The previous Holy Door was wood and dated back to 1749. When it’s not a jubilee year, the holy door is bricked over on the inside. This wall must be broken down by the masons who work at St. Peter — called the San Petrini — before the pope can knock on the door with a silver hammer and push it open for all to enter.

According to Vatican Radio, St. Peter’s holy door was unbricked a few days before Pope Francis opened it, in a Recognitio ceremony led by Cardinal Angelo Comastri, the basilica’s archpriest. Inside the wall was a zinc box that contained mementoes from the Jubilee Year of 2000, as well as documents certifying the closure at the end of that year, as well as some bricks, medals and the keys that allowed the pope to open the door on Dec. 8.

This ceremony is probably fairly recent and is done for some practical purposes. Vatican Radio’s host, Veronica Scarisbrick, noted that — on Christmas Eve 1974 — fragments of bricks from the wall covering the door struck Pope Paul VI. (Pope used to actually remove some of the bricks along with the masons.)

The use of a special holy door dates to at least the year 1423, when Pope Martin V opened a holy door at St. John Lateran, the cathedral church of the bishop of Rome. Records at St. Peter’s note that, in 1390, Pope Boniface IX opened a holy door there on Christmas Eve.

Every 25 years

Christian jubilee years themselves date back to the early 14th century, when Pope Boniface VII declared a “year of forgiveness” in 1300 for all who visited the tombs of St. Peter and St. Paul. He further decreed that holy years should be repeated every 100 years. However, the practice was an instant hit and the next jubilee year was held in 1350. In 1390, Boniface IX opened the holy door in St. Peter’s on Christmas Eve. In modern times, holy years are celebrated every 25 years. The last Ordinary Jubilee Year was in 2000.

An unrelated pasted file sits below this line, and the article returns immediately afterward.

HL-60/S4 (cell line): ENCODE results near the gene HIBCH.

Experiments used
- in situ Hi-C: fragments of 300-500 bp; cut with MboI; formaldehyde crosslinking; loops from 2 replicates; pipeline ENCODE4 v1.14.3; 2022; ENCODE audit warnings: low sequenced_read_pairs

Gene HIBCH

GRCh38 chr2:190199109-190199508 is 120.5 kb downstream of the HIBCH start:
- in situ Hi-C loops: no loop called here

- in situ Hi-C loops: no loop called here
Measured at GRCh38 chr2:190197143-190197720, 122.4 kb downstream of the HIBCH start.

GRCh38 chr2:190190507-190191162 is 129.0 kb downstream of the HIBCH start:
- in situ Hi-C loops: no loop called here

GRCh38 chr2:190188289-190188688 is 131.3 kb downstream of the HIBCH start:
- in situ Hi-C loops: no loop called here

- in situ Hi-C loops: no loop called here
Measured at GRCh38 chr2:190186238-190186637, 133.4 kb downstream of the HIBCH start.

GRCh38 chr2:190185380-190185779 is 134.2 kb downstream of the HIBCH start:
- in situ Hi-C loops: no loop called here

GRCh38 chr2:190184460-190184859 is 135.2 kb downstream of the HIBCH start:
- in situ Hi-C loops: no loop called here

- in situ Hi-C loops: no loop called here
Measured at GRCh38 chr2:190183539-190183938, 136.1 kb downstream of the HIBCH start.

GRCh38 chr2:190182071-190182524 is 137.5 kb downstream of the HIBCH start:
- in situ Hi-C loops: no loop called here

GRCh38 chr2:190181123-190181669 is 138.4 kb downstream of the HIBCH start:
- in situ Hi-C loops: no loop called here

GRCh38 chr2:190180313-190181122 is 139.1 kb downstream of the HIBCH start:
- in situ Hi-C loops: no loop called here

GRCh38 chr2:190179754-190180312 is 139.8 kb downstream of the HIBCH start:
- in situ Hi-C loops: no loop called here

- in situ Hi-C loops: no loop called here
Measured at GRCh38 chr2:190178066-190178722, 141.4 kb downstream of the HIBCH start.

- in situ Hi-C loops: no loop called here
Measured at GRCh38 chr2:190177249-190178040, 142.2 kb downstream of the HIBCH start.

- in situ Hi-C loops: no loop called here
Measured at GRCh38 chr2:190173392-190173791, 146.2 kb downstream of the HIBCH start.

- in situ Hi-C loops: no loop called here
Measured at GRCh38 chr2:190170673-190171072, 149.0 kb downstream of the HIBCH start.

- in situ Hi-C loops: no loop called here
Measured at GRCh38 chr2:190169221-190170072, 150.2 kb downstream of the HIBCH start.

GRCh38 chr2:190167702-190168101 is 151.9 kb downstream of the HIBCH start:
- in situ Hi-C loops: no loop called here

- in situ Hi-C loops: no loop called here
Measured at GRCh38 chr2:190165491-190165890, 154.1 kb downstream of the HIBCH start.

Extraordinary jubilee years, like the Year of Mercy, have usually been declared to honor an event of special importance. The last extraordinary jubilee was in 1983, called by St. John Paul II, to mark 1,950 years since the death of Christ on the cross. An extraordinary jubilee was held in 1933, for the same reason.

Extraordinary jubilees date back to the 16th century. Pope Pius IV declared a holy year in 1560 to ask the help of the Holy Spirit for the Council of Trent, which was resuming after hiatus of eight years. In 1585, Pope Sixtus V declared a jubilee to mark the beginning of his pontificate. St. Peter’s Basilica’s site notes that the first “special jubilee” was declared by Pope Leo X in 1518, to pray for Poland in its war against the Turks.

No one agrees on exactly how many special jubilees have been declared since then, and their duration has varied in length. However, their purpose remains the same: to welcome sinners home. No doubt that is why, this year, when Pope Francis prepared to step through the Holy Door at St. Peter’s for the first time, he first gave a hug to Pope Emeritus Benedict. Nothing says “welcome home” like a hug at the door.


Sources: “The Catholic Encyclopedia”;;; “On the Symbolism of Holy Doors” at;;; and